Text description provided by architect.
Tatakua in Guarani means the cave where fire lives. It is the clay oven, the stove, and the meeting place for friends. Located in Loma Merlo, a growing neighborhood in the metropolitan area of Asuncion, where urbanity and rurality intertwine and constitute a single landscape with typical characteristics of the global south.
A house for a young couple, where good food and the processes of food production constitute the center of family and social life, which as a fundamental requirement should include a basement accessible from the kitchen for food production and storage.
The house is implanted on a 27x14 plot within the clearings of the existing trees on the site, taking advantage of them as shade and focal points, generating internal and lateral courtyards.
It consists of two blocks: one social and one private, connected by a vestibule to the north that functions as a thermal antechamber as it receives the most solar radiation.
The private block, towards the west front, houses the bedrooms with closets and wet cores on the facades that serve as air chambers.
The social block, to the east, is conceptualized as an open hall; with the kitchen as the core, which extends to the east to a barbecue area that protects from the sun in summer.
The construction was carried out with load-bearing common brick masonry, braced by reinforced concrete beams.
The soil extracted from the foundations and basement was used for cement soil walls, where thicknesses of 25 cm were required for thermal and structural reasons.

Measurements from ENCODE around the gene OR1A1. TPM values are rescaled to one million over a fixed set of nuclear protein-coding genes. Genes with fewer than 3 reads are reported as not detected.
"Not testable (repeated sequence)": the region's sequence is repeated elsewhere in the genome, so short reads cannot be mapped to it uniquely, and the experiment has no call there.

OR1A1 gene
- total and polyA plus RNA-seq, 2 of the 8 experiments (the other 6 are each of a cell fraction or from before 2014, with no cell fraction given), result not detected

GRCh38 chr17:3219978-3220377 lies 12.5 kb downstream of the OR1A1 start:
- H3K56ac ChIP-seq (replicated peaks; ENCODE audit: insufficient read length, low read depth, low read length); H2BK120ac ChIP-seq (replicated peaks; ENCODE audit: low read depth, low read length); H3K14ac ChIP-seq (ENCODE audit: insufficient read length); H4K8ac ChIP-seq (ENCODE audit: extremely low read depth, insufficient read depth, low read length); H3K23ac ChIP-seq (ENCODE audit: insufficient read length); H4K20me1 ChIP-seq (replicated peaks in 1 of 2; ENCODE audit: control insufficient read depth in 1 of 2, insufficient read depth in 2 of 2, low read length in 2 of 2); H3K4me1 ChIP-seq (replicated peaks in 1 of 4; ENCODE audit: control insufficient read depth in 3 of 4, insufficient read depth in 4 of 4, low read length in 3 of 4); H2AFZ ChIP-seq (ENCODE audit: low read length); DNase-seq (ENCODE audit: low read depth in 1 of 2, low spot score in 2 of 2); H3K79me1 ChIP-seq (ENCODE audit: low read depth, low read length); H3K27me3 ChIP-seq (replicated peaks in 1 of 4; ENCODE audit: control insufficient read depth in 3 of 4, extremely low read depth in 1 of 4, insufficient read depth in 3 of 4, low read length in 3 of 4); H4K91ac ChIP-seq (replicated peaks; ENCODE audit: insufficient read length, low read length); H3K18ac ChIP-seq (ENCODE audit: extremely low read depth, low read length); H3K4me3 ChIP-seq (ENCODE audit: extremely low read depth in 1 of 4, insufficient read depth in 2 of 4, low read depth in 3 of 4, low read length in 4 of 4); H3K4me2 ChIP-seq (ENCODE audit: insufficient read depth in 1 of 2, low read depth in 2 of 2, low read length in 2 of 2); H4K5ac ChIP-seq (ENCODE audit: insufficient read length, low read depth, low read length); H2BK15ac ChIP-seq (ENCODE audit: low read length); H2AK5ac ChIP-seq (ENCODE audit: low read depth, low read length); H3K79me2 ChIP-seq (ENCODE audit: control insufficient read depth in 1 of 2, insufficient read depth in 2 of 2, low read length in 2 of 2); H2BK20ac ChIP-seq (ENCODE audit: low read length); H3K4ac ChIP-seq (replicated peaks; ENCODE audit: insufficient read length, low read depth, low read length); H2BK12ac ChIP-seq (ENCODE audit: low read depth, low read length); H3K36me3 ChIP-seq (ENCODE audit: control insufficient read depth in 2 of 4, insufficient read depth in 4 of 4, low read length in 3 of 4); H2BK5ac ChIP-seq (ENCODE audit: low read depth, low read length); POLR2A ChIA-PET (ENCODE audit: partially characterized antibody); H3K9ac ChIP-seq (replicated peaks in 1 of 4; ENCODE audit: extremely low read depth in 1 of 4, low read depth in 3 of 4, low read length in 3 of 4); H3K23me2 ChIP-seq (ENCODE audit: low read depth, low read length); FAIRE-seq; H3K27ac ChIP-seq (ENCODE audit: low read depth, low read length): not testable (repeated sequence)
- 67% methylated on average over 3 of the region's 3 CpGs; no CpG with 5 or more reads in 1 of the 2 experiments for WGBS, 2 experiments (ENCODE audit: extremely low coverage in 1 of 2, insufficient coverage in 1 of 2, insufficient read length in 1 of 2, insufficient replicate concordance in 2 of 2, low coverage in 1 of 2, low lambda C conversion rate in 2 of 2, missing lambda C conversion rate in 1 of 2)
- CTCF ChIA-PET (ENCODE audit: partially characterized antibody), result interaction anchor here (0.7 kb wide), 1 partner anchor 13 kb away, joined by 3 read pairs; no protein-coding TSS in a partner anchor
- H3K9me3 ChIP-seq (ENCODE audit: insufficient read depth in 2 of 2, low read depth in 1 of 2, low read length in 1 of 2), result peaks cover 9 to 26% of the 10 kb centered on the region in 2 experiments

In the bedroom block, a green terrace on overlapping slabs allows for zenithal ventilation and entry of light to the interior circulations, generating views of the sky and trees.
In the vestibule, handcrafted ceramic pieces and recycled glass embedded in the concrete slab in the form of chimneys are used to exclude hot air.
Towards the north, brick panels turned to the northwest directing the main wind towards the interior, creating a play of shadows with the movement of the sun.
In the social block, a 7 cm thick reinforced ceramic sheet in a vaulted shape generates high ceilings and good air circulation, resting 20 cm from the concrete beams through metal blocks with a concrete core. Concrete eaves of 40 cm protect the walls from the sun and rain.
In the interior, the use of local and natural materials, such as cement soil, lime, and sand in the plaster and paints, ensures greater hygroscopic comfort and air quality. The sealants used for the ironwork and soil walls are natural and prepared on-site.
The uniformity of materials - brick, cement, and soil - in floors, walls, and ceilings minimizes total waste in the construction. To complement, most of the bathroom accessories, hardware, cladding, and furniture were made by local artisans and independent workshops.